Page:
Family Law Mediation
Smythe & Jones specialize in assisting parents in making critical decisions regarding the ongoing upbringing of their children. These decisions collectively form the Parenting Plan, which encompasses considerations such as whether both parents should have equal rights to be consulted, advised, and involved in major decisions concerning the child’s health, welfare, religion, and education (referred to as Legal Custody). Additionally, the Parenting Plan addresses determinations regarding the day-to-day care and residence of the child (known as Physical Custody).
A well-crafted parenting plan is tailored to the unique circumstances and needs of the family, taking into account the best interests of the child. It provides a framework for cooperation, communication, and consistency in co-parenting, promoting a stable and nurturing environment for the child’s growth and development.
We do divorce differently! When it comes to divorce, Smythe & Jones Mediators approach the process with a distinct perspective. Our certified and trained mediators will work with you and your spouse to help you find a peaceful resolution to your divorce. Together, we will identify what truly matters to each of you and work towards creating a future that is harmonious and beneficial for everyone in your family. By fostering open communication, empathy, and understanding, we aim to help you find common ground and reach agreements that prioritize the well-being and best interests of your children.
Regrettably, it’s a common occurrence for homeowners and contractors to forego formal written agreements, instead relying on bids or invoices. This practice has resulted in numerous lawsuits due to misunderstandings that could have been avoided if the parties had clarified their expectations from the outset. To prevent such conflicts, it’s crucial to include specific construction tasks in writing, written change orders for any work beyond the original contract, an attorney’s fees clause, payment dates and schedules, and a total project cost not to exceed. If you’re a homeowner and a contractor took your deposit but failed to complete or poorly executed the work, you can seek legal action against them and their bond if available.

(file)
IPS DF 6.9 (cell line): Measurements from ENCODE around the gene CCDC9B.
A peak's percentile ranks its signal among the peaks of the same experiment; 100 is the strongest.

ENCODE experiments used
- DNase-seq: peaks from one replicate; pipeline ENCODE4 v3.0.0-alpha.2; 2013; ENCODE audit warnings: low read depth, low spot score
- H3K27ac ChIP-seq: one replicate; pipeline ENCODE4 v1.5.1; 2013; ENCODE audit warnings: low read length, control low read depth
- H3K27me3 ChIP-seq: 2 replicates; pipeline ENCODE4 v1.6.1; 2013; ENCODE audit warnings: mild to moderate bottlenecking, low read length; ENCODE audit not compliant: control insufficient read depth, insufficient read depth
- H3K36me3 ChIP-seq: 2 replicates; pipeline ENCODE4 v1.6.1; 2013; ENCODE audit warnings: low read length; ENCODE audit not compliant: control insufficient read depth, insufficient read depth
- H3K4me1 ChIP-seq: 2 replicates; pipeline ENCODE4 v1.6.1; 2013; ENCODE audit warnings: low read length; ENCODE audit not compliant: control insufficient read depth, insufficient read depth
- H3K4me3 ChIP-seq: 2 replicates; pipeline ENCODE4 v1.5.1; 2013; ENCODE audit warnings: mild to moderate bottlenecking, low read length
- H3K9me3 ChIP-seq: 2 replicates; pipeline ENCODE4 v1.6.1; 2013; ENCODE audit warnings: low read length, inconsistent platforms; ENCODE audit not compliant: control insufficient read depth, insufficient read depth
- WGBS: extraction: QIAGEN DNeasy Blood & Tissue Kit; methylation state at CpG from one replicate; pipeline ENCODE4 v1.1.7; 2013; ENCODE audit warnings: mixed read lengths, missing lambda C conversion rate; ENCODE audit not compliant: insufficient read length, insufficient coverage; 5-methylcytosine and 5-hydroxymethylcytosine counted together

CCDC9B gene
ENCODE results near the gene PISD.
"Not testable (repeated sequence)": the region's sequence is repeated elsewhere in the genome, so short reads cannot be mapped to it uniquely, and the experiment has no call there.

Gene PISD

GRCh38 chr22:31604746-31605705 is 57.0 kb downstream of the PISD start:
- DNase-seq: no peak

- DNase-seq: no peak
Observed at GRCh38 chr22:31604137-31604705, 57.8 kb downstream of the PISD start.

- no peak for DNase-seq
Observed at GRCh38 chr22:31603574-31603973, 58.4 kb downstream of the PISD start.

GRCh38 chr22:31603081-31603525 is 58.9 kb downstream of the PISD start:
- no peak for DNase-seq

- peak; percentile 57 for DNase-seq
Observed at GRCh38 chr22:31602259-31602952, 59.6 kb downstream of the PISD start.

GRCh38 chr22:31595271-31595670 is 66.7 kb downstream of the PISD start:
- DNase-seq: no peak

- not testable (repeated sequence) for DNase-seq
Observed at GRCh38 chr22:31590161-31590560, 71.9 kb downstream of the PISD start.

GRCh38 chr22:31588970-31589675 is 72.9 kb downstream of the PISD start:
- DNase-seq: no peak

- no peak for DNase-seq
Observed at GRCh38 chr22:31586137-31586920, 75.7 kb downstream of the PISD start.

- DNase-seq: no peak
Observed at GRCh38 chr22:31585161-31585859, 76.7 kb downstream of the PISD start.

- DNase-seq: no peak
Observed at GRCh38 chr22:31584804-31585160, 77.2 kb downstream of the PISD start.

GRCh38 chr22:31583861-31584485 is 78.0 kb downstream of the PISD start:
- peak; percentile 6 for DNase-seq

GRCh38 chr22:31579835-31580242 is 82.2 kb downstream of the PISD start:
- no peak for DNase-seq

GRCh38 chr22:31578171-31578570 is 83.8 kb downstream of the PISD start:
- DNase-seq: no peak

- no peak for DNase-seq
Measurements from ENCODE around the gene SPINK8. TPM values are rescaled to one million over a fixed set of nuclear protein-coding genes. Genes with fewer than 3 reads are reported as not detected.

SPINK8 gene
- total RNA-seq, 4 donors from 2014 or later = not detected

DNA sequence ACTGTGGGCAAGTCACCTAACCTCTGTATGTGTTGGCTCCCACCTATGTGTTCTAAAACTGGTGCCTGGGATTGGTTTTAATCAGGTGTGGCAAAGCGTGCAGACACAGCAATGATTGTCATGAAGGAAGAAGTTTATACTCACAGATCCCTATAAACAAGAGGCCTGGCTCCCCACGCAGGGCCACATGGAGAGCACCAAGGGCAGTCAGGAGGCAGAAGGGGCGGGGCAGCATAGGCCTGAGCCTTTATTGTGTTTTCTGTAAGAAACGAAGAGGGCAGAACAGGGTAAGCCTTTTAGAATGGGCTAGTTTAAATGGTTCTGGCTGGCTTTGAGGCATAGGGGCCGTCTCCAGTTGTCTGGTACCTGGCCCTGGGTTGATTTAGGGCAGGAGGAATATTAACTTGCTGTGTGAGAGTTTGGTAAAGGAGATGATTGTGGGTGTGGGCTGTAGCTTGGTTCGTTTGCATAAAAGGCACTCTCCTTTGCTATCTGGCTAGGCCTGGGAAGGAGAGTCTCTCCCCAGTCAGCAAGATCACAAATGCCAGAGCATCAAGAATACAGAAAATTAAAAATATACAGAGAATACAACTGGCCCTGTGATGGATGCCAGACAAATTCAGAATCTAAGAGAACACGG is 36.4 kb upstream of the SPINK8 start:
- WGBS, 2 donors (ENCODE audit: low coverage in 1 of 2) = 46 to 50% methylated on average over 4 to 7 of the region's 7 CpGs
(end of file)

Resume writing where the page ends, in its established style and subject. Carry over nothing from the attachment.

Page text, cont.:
On the other hand, if you’re a contractor and a homeowner refuses to pay you for your agreed-upon work, you can file a lien on the property where the work was carried out to secure payment.
What is a Parenting Plan?
A parenting plan is a written document that outlines the agreements and arrangements made between parents regarding the care and upbringing of their children after separation or divorce. It serves as a blueprint for co-parenting and helps establish clear guidelines and expectations to ensure the well-being of the children.
A comprehensive parenting plan typically covers various aspects, including:
- Custody and Visitation Schedule: This specifies how physical custody will be shared between the parents, including the regular schedule for when the child will be with each parent, as well as arrangements for holidays, vacations, and special occasions.
- Decision-Making Authority: It addresses the allocation of legal custody, which refers to the responsibility for making important decisions about the child’s education, healthcare, religion, and other significant aspects of their life. The plan may outline whether both parents will share decision-making equally or if one parent will have primary authority in certain areas.
- Communication and Co-Parenting: The parenting plan may include guidelines for effective communication between parents, such as preferred methods of communication, expectations for sharing information about the child’s well-being, and protocols for resolving disputes or disagreements.
- Child Support: While child support calculations are typically addressed separately, the parenting plan may reference any agreed-upon financial arrangements regarding the child’s support, including payment schedules, obligations, and any additional expenses to be shared between the parents.
- Relocation and Travel: The plan may outline procedures and notification requirements if one parent wishes to relocate with the child, as well as guidelines for out-of-state or international travel with the child.
- Education and Extracurricular Activities: It may include provisions related to the child’s schooling, such as choosing schools, participating in extracurricular activities, and sharing associated costs.